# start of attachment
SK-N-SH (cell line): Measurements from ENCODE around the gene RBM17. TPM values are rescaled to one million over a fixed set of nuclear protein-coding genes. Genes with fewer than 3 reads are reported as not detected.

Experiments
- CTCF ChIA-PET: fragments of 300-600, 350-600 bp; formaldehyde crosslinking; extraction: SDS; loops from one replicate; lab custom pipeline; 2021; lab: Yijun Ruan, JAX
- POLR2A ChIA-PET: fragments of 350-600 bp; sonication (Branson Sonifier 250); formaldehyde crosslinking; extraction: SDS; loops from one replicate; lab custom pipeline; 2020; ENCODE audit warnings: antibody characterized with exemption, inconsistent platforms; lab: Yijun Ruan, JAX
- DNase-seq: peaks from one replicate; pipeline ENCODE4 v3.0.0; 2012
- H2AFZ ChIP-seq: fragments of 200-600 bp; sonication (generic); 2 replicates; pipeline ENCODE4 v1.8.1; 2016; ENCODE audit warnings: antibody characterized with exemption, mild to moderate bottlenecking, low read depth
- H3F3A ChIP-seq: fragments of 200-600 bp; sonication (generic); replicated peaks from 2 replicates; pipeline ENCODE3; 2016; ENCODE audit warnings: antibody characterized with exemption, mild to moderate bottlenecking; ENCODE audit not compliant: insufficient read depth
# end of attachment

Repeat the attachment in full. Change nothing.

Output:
SK-N-SH (cell line): Measurements from ENCODE around the gene RBM17. TPM values are rescaled to one million over a fixed set of nuclear protein-coding genes. Genes with fewer than 3 reads are reported as not detected.

Experiments
- CTCF ChIA-PET: fragments of 300-600, 350-600 bp; formaldehyde crosslinking; extraction: SDS; loops from one replicate; lab custom pipeline; 2021; lab: Yijun Ruan, JAX
- POLR2A ChIA-PET: fragments of 350-600 bp; sonication (Branson Sonifier 250); formaldehyde crosslinking; extraction: SDS; loops from one replicate; lab custom pipeline; 2020; ENCODE audit warnings: antibody characterized with exemption, inconsistent platforms; lab: Yijun Ruan, JAX
- DNase-seq: peaks from one replicate; pipeline ENCODE4 v3.0.0; 2012
- H2AFZ ChIP-seq: fragments of 200-600 bp; sonication (generic); 2 replicates; pipeline ENCODE4 v1.8.1; 2016; ENCODE audit warnings: antibody characterized with exemption, mild to moderate bottlenecking, low read depth
- H3F3A ChIP-seq: fragments of 200-600 bp; sonication (generic); replicated peaks from 2 replicates; pipeline ENCODE3; 2016; ENCODE audit warnings: antibody characterized with exemption, mild to moderate bottlenecking; ENCODE audit not compliant: insufficient read depth